What Are Pneumatic Tools? A Simple Explanation

A pneumatic tool, often referred to as an air tool, is one which is powered by compressed air. As opposed to electric tools which require electricity to operate, pneumatic tools require compressed air in order to function. This compressed air is generally supplied via an air compressor.

Because pneumatic tools have to be tethered to an air compressor, many people opt for their electric counterparts. After all, who wants to lug an air compressor around when you can simply slap a battery in and do what you need to do? The convenience of electric tools definitely makes them desirable, but pneumatic tools have their advantages as well, which we’ll discuss later in this article.

For now, lets take a look at how air tools are powered and what size air compressor is needed to power them.

What Are Pneumatic Tools Powered By?

Pneumatic tools are powered by compressed air which is derived from an air compressor. Every pneumatic tool has specific PSI and CFM requirements that a given air compressor must be able to supply in order for the tool to function properly.

For example, a 3/8 air ratchet may need 4 CFM @ 90 PSI in order to function properly. This means that a given compressor must be able to produce at least 4 CFM @ 90 PSI in order to operate this particular tool. However, its always better to get an air compressor with a slightly higher CFM rating than what you need, just to be safe. More on this in a moment.

Because all air tools have different PSI and CFM requirements, its important to know how many PSI and CFM your air tools use prior to purchasing an air compressor. After all, you don’t want to buy a new compressor only to find out that it won’t power all your air tools appropriately.

If you don’t know how many PSI and CFM your air tools need, you can check out this Air Tool CFM Chart I created. There you’ll see a list of common air tools, their respective PSI and CFM requirements, and an air compressor recommendation for each tool listed.

What is PSI and CFM?

PSI stands for “Pounds per Square Inch” and is the metric used to represent the amount of force or pressure compressed air is under. The PSI rating on an air compressor represents the maximum amount of pressure or force of the compressed air it provides. This rating is important because every tool has a specific PSI rating at which it was meant to operate. If your air compressor doesn’t provide enough PSI then your air tools won’t function properly.

CFM stands for “Cubic Feet per Minute” and is the metric used to represent the volume of compressed air that a given compressor can provide. Just like PSI, every air tool has a specific CFM requirement that must be met in order for it to function properly.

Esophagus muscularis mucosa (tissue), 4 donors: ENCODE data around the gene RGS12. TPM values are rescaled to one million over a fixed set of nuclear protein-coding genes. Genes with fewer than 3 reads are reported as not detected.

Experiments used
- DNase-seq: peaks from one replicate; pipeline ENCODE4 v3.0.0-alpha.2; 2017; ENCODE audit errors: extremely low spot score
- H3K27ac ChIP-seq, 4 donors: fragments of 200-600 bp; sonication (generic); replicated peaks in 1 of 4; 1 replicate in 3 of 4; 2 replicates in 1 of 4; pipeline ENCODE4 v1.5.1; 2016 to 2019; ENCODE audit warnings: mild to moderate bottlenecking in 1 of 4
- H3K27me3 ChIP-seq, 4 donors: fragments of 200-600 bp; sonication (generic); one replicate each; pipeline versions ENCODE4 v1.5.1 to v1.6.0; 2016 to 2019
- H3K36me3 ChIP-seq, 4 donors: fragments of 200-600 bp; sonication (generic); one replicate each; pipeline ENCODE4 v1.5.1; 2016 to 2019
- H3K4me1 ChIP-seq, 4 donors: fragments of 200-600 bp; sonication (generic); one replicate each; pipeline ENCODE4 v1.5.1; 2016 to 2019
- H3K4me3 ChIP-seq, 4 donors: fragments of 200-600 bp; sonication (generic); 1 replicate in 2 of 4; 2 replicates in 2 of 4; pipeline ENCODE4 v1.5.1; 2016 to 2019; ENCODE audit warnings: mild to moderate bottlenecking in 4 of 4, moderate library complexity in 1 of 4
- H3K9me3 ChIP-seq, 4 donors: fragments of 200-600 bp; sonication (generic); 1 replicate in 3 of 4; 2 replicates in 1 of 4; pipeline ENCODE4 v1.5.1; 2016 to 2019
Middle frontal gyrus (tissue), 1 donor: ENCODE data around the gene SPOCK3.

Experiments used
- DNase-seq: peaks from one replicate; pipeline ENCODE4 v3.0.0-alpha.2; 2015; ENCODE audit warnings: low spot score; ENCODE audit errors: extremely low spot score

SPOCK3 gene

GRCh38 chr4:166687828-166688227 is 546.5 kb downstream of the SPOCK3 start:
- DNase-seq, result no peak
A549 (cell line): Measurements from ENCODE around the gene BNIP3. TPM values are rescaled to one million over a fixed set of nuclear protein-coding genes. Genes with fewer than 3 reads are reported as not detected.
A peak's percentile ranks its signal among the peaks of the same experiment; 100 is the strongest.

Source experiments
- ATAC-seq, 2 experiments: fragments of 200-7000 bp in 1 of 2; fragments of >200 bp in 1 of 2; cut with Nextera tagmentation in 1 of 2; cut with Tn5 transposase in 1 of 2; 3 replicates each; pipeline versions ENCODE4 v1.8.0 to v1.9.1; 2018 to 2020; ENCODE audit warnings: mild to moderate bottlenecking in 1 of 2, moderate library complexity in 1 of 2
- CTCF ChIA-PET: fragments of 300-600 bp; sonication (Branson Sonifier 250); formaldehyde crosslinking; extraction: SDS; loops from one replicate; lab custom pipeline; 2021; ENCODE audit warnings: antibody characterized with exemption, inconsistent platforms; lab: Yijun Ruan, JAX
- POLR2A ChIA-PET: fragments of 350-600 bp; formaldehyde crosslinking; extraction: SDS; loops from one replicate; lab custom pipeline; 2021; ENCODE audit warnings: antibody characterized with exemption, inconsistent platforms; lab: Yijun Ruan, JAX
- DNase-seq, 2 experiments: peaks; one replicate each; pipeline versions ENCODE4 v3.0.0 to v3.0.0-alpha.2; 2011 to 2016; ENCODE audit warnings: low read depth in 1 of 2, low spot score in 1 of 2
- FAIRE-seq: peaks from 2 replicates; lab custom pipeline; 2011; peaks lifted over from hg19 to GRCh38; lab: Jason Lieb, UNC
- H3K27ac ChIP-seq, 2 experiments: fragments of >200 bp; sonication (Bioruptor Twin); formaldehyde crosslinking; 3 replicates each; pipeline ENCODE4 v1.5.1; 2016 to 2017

If you want to learn more about PSI and CFM check out this article:
The Difference Between PSI and CFM Explained

What Size Air Compressor is Needed for Pneumatic Tools?

All air tools have different PSI and CFM requirements. That being said, the size of the compressor needed to power them will vary. However, bigger is not always better. And while it may be tempting to opt for an 80-gallon compressor, a compressor of this size is overkill for most.

All a bigger tank size does is allow for more time in between cycles. Because a bigger tank holds more air, the compressor doesn’t have to run as often to provide compressed air to your tools. But a bigger tank size doesn’t doesn’t necessarily mean that its more powerful or that it’ll run all of your air tools no problem.

A compressors ability to run your air tools is based primarily on its PSI and CFM ratings, which has nothing to do with the size of the tank itself. That being said, if you’re purchasing an air compressor for general home use, you’ll probably be fine with a 3-6 gallon tank. I have a 6 gallon Bostitch pancake compressor that I’ve used for filling tires, running brad nailers, framing nailers, staplers, palm nailers, and so on. Its not very big, but because it has a high enough PSI and CFM ratings for the air tools I use, it does just fine.

My 6-gallon air compressor mentioned in the previous paragraph.

If this is the type of work you plan on doing, then you’ll probably be fine with a 6 gallon compressor as well. But again, its not the tank size that matters but whether or not a given compressor produces enough PSI and CFM to power your specific tools.

How Many PSI and CFM are Necessary?

Most air tools operate in the 70-90 PSI range, and most air compressors for home use have a PSI rating of anywhere between 125-175 PSI. I haven’t found a compressor yet that has a PSI rating below 125. That being said, most compressors on the market today are going to provide more than enough PSI for your air tools.

CFM ratings, however, vary drastically from compressor to compressor. Because of this you should pay more attention to a prospective compressors CFM rating than its PSI rating. If a compressor doesn’t provide enough CFM to meet the CFM requirements of your air tools, they’re not going to function properly.

That being said, you want to size your compressor based on the CFM rating of your most air consuming tool. If you regularly use a palm sander that has a CFM requirement of 6, then this is the tool you want to base your compressor choice off of. You want to make sure that a given compressor has enough CFM to power the tools which demand the most air. But you don’t want to get a compressor that matches the CFM requirements of your tools, but one that slightly exceeds it. You always want to give yourself a buffer just to be sure.

In order to do so, lets say you’re using that palm sander we just mentioned with a CFM requiremnet of 6. You’ll want to multiply 6 by 1.5 to get your buffer. This will tell you what size air compressor you should buy, in terms of CFM, to make sure it’ll power all your tools. In this example, you’d need an air compressor with a CFM rating of 9.